Wednesday, March 29, 2017

Global Seed Vault is actually a reminder that the world is always ending.

 the Global Seed Vault on the Svalbard archipelago (is) part of a frigid cluster of islands far north of Norway where polar bears outnumber human residents. It’s a destination I first discovered in Lauren Redniss’ remarkable illustrated study of weather, Thunder and Lightning. There, she writes, you’ll find the vault, a reinforced and heavily secured tunnel, built into a frozen mountain. It contains hundreds of thousands of unique samples of agricultural crops and serves as a backup repository for seeds from more local vaults around the world. The collection is so inclusive that, as of 2016, virtually every country was represented within.

In photographs, the vault’s exterior is strikingly beautiful, thanks in large part to the haunting crystalline light installation by Dyveke Sanne above the entrance. When Redniss draws the vault, though, she emphasizes just how small it is, a tiny gray wedge emerging out of the endless white expanse of the mountain. It’s an image of resilience in the face of almost overwhelming odds, a reminder that, much as our species is capable of self-annihilation, we somehow incline toward survival.

Sometimes, kept awake by my work, I would tell myself stories of Svalbard. They always began the same: Long after the fall of industrial civilization, an adventurer would discover mention of the Seed Vault in the ruins of an ancient library. Gathering a ragtag crew and building a makeshift longship, she would sail north, in search of treasures that might help her people learn to farm again. Along the way, she would battle pirates and dodge errant ice flows. My adventurer never arrived at the vault: The mere knowledge that it was there, that she was traveling toward it, was reassuring enough to lull me asleep.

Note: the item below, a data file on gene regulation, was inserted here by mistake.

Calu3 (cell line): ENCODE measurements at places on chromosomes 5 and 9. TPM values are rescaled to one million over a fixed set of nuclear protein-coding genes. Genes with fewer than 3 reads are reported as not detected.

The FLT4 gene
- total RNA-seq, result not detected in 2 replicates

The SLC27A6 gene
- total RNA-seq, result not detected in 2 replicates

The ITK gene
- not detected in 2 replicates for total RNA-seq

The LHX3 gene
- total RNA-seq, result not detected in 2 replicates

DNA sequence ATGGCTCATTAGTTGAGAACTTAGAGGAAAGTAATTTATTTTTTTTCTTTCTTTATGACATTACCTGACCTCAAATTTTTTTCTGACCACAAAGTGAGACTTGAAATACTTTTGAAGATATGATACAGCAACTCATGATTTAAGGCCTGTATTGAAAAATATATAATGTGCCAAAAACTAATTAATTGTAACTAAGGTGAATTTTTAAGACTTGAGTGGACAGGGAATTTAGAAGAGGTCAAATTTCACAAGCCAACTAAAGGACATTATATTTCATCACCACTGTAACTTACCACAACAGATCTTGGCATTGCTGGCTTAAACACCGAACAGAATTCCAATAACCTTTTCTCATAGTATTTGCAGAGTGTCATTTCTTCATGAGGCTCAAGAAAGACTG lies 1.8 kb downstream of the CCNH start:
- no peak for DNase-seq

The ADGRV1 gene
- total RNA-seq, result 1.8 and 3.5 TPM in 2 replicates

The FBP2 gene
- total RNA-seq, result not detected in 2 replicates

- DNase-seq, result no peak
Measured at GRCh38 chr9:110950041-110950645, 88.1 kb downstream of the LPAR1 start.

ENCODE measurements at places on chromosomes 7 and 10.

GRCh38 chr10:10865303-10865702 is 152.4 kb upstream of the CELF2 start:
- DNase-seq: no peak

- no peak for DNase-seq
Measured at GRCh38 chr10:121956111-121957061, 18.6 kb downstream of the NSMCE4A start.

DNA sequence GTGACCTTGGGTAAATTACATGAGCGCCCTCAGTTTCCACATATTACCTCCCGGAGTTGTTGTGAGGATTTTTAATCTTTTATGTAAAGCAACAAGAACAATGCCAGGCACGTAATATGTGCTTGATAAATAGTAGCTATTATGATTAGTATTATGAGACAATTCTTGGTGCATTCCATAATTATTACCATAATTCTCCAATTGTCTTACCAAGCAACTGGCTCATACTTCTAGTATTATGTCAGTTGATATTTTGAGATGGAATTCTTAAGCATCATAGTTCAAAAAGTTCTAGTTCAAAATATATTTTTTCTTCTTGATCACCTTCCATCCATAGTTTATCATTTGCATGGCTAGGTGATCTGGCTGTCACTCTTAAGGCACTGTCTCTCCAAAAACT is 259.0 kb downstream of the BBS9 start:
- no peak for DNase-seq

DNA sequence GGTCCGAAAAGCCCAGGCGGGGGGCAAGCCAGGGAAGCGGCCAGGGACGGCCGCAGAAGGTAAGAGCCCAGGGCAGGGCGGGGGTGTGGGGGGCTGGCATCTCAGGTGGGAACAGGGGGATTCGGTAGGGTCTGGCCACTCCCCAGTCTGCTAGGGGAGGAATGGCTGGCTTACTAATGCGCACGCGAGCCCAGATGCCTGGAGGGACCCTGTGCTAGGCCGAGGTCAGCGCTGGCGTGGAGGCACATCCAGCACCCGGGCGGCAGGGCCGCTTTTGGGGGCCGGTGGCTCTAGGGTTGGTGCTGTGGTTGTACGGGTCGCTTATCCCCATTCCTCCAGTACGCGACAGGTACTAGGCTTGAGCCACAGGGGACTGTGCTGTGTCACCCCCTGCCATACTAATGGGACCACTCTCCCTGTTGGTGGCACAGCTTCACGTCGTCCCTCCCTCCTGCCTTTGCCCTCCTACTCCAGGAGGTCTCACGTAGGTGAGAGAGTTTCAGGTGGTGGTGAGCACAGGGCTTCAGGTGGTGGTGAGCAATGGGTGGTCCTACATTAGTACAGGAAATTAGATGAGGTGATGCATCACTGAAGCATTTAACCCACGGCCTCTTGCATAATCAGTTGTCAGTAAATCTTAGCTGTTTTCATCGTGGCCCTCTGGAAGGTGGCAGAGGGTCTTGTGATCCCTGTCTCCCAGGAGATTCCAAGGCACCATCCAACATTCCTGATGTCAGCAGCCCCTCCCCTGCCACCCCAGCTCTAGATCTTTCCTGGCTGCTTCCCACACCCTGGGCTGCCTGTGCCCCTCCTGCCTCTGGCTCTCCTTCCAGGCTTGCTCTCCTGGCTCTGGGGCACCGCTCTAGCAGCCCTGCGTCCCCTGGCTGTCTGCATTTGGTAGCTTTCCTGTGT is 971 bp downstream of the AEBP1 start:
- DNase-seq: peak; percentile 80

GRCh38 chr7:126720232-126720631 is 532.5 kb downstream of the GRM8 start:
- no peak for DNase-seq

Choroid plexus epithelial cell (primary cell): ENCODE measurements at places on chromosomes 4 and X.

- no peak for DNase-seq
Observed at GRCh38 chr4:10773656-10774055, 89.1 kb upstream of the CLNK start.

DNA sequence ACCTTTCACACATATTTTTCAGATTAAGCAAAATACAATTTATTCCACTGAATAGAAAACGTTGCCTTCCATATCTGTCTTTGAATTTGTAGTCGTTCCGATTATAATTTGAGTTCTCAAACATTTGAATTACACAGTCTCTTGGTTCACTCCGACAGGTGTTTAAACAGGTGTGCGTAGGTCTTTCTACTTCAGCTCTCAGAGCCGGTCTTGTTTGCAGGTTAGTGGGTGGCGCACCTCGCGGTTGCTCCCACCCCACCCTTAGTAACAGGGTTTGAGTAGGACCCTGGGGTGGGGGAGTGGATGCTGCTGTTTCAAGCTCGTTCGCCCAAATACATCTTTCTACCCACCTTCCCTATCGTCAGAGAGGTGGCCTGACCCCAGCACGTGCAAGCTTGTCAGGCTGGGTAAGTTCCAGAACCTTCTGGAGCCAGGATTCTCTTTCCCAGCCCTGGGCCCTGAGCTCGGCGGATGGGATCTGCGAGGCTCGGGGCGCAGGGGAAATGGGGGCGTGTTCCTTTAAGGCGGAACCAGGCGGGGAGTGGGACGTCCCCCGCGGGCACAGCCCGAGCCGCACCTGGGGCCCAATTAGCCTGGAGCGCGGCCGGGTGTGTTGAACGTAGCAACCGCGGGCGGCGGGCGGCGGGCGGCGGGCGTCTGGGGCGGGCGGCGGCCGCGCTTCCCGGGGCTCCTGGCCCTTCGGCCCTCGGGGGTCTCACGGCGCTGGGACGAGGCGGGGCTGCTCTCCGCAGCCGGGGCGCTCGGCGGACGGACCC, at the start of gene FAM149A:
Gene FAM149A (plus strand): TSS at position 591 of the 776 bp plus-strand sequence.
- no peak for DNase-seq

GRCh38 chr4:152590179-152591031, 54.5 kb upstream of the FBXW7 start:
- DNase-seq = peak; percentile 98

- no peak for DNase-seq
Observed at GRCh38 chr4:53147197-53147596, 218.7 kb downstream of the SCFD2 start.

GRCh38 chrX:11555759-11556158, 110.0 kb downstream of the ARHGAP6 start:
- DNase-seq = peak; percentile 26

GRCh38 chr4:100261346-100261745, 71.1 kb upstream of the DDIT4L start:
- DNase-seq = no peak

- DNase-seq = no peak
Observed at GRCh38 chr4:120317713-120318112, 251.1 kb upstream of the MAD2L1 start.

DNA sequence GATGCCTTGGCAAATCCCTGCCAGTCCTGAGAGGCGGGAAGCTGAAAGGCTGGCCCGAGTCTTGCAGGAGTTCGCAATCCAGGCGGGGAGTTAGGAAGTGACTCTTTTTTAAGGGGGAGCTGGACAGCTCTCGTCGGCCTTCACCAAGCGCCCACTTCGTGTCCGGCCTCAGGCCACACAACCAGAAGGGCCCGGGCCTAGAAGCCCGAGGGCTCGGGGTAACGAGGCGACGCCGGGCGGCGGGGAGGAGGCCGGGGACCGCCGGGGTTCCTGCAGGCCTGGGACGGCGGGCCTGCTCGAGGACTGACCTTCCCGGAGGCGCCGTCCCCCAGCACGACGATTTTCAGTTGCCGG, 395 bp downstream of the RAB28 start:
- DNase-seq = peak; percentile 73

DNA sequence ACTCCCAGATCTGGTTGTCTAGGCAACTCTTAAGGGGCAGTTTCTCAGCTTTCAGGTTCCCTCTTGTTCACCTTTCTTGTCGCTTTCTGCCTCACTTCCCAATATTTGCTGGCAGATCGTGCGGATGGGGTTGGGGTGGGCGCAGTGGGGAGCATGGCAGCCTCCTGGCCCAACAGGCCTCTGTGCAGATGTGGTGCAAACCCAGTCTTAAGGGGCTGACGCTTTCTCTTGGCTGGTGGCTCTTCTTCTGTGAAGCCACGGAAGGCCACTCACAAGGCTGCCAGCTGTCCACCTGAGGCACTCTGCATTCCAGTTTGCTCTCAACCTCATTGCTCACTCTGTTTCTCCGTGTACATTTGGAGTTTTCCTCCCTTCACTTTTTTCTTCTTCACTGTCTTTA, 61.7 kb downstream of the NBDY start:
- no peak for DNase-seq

I’m hardly alone in imagining Svalbard as a source of optimism. As Redniss notes, this remote locale is sometimes described as a “doomsday vault,” a buffer against our own radical fragility. One representative CNN report on the site from 2015 frames it in these very terms, calling it “our insurance policy” and quoting a source who claims that it would allow us to “recreate agriculture in the world.” A more recent Gizmodo article, similarly, discusses a new deposit to the vault under the headline, “Scientists Add 50,000 Seeds to Arctic Doomsday Vault Because Everything Is Awful.”

Such language is understandable: Redniss quotes a 2008 statement from the vault’s parent institutions holding that its contents would remain frozen for 200 years even in the event of “worst-case scenarios for global warming.” Heavily reinforced as it is, it also seems like the sort of place that could survive more violent conflicts too—in the unlikely event that any battle found its way that far north. The project’s progenitor, agriculturalist Cary Fowler, notes in the conclusion to his book Seeds on Ice that he’s sometimes asked whether the facility could endure a nuclear blast. “My glib answer to such questions is that it depends on how big the bomb is,” he writes. “Tellingly, no depositor, scientist, journalist, or politician who has ever gone down into the Seed Vault has emerged to question the safety of its contents.”

Though such facts are reassuring, the Svalbard vault was never really designed to support life after the end—at least not in the singular, definitive sense that “the end” suggests. As Fowler stresses in Seeds on Ice, the vault was envisioned not out of an obsession with “doomsday” but in a more “pragmatic” spirit. It exists in an ongoing relationship with scores of local seed vaults around the globe, helping them protect their critical contents against the risk of more regional and immediate disasters: floods, power failures, violent uprisings, and so on… read more: